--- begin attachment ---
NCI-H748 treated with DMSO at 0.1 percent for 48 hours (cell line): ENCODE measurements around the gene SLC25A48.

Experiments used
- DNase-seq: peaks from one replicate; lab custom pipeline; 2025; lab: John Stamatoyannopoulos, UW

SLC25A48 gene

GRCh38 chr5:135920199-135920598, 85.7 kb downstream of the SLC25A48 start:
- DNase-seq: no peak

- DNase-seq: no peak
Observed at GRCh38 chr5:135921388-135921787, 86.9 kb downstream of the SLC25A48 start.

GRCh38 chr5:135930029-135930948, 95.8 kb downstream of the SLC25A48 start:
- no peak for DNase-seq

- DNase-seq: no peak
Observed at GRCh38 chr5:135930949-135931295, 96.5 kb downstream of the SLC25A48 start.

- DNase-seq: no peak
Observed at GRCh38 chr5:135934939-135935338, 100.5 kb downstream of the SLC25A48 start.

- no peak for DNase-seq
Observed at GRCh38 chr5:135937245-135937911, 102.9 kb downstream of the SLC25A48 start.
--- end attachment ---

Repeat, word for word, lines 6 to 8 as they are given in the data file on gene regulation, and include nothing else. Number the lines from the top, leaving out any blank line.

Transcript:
- DNase-seq: no peak

- DNase-seq: no peak
Observed at GRCh38 chr5:135921388-135921787, 86.9 kb downstream of the SLC25A48 start.